We selected all adult FL patients diagnosed between 1994-2012 from the Netherlands Cancer Registry (NCR). PMDs and SPMs (excluding basal cell carcinoma) relative to FL were identified from the NCR and classified into subgroups as per the third edition of the International Classification of Diseases for Oncology (Fig 1A). Synchronous malignancies diagnosed within a time-interval of 6 months prior to or after FL diagnosis (n=300) were excluded. We used competing risk regression as per Fine and Gray¾with death as a competing risk¾to estimate sub-distribution hazard ratios (SHRs) with 95% CIs for the association between a PMD before FL diagnosis and the development of a first SPM after FL diagnosis. These associations were also calculated for subgroups of SPMs. Cox regression was used to calculate hazard ratios (HRs) with 95% CIs to assess the risk of death associated with a PMD. All patients were followed from date of FL diagnosis to date of first SPM, death, or end of follow-up (February 1, 2017). We adjusted all analyses for baseline characteristics at FL diagnosis (i.e. sex, year of diagnosis, age, and disease stage). Further, we examined the effect of additional adjustment for anti-neoplastic therapy of PMDs and FL treatment started within one year after diagnosis (chemotherapy, radiotherapy only, no therapy, other therapy) on the effect estimates for a PMD. A P<0.05 indicated statistical significance.

Results

We included 9,251 patients, of whom 672 (8.1%) had ≥1 PMD. At a median follow-up of 6.9 years (range <0.1-23.0), patients with a PMD developed a SPM more often than patients without a PMD (23% v 15%; P<0.001). Further, patients with a PMD were older at FL diagnosis (median age, 70 v 60 years; P<0.001) and more often female (50% v 42%; P<0.001). Overall, a PMD was associated with an increased rate of a SPM (Fig 1B), with an adjusted SHR of 1.67 (95% CI 1.39-2.00; P<0.001). This association was statistically significant for the following subgroups of SPMs: breast- and lung cancer and melanomas and squamous cell carcinomas of the skin (P<0.05). Further, a PMD was associated with an increased risk of death (adjusted HR, 1.19; 95% CI, 1.07-1.33; P<0.001). The increased rate of SPMs and risk of death associated with a PMD was irrespective of the type of therapy applied for PMDs or FL, as additional adjustment for these factors did not affect the effect estimates.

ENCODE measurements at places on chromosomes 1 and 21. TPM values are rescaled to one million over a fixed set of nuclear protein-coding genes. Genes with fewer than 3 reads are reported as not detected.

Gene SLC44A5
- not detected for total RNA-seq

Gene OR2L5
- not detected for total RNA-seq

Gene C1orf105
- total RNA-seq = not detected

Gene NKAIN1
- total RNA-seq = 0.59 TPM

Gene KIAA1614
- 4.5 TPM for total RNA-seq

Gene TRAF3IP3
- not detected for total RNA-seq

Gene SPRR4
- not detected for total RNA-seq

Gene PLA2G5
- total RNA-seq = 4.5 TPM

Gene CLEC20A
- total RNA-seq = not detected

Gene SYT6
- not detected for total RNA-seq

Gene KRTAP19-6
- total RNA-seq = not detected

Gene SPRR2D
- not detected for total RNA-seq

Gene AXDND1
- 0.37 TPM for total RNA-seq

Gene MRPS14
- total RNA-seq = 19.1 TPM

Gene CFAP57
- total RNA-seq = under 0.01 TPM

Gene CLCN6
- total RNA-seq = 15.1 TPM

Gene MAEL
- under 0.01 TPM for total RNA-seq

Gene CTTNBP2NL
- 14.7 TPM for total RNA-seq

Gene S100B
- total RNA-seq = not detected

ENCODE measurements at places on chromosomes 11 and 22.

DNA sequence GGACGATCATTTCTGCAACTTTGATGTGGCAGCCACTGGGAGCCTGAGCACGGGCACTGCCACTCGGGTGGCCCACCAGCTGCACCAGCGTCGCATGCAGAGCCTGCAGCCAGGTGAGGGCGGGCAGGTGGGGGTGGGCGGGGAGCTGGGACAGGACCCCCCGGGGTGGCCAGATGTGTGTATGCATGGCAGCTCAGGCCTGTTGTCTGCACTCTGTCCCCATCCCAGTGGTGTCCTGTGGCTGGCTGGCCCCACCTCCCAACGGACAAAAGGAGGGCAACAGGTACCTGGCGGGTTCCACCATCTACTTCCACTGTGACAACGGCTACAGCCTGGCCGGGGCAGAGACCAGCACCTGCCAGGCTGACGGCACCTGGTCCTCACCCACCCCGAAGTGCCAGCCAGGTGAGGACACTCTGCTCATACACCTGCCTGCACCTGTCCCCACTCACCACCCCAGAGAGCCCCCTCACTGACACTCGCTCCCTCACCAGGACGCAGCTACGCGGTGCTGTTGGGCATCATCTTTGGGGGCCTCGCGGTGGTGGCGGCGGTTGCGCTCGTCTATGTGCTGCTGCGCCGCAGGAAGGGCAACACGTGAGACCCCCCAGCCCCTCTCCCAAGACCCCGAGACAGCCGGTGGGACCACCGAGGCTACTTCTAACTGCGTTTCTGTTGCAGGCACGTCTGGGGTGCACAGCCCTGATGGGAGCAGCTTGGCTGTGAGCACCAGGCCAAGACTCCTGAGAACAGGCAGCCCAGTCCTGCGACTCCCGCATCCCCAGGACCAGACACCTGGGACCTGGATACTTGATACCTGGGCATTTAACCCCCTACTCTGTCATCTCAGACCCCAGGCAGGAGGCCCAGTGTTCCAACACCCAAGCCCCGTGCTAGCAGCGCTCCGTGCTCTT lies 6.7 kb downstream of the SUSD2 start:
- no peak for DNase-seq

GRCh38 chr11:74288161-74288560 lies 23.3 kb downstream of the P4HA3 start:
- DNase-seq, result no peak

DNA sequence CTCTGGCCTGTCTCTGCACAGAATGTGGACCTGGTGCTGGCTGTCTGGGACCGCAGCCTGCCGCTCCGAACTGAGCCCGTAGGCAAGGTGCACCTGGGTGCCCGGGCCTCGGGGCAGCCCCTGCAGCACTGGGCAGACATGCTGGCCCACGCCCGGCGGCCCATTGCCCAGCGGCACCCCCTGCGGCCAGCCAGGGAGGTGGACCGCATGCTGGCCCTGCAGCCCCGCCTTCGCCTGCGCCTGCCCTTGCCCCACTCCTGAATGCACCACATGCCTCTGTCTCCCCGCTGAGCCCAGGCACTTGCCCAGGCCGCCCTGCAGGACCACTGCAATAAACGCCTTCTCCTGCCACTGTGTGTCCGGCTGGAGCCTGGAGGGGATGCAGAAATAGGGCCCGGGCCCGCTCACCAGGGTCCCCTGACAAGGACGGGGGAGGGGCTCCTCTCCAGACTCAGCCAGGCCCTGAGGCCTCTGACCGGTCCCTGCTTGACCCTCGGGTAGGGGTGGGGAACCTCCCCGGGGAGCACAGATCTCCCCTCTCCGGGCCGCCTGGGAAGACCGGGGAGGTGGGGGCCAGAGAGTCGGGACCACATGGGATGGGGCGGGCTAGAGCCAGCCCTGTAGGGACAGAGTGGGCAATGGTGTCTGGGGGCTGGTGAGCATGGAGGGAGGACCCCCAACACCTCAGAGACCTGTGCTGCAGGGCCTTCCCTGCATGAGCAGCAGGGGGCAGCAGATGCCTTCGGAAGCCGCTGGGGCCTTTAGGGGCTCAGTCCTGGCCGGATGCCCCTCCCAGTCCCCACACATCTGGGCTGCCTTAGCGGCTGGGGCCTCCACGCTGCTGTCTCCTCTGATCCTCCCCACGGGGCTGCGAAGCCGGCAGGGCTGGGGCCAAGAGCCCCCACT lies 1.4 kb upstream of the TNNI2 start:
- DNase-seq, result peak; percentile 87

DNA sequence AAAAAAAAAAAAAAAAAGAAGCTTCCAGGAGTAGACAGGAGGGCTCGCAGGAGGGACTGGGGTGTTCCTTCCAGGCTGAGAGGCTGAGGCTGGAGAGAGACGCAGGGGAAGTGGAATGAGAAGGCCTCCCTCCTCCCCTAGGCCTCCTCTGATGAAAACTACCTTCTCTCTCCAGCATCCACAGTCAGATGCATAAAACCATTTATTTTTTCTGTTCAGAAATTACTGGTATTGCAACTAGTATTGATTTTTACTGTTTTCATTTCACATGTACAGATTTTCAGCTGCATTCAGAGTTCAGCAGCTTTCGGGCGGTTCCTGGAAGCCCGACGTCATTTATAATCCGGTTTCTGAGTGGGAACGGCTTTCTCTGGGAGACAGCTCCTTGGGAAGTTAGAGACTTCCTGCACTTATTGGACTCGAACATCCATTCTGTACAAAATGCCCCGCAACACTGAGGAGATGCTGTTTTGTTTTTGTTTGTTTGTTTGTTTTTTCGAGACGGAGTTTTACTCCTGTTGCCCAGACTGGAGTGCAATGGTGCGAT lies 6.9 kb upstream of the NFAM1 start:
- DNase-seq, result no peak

Conclusion
We demonstrated an association between a PMD and the development of a SPM and survival among patients with FL. Since additional adjustment for therapy did not alter the direction or magnitude of these associations, our results might suggest a role for genetic susceptibility to cancer. We encourage future studies to corroborate on the association between a PMD and SPM development in FL.

Session topic: 18. Indolent and mantle-cell non-Hodgkin lymphoma - Clinical

Keyword(s): Epidemiology, Follicular lymphoma, Risk factor, Second malignancy

Abstract: PF486

Type: Poster Presentation

Presentation during EHA24: On Friday, June 14, 2019 from 17:30 - 19:00

Location: Poster area

Background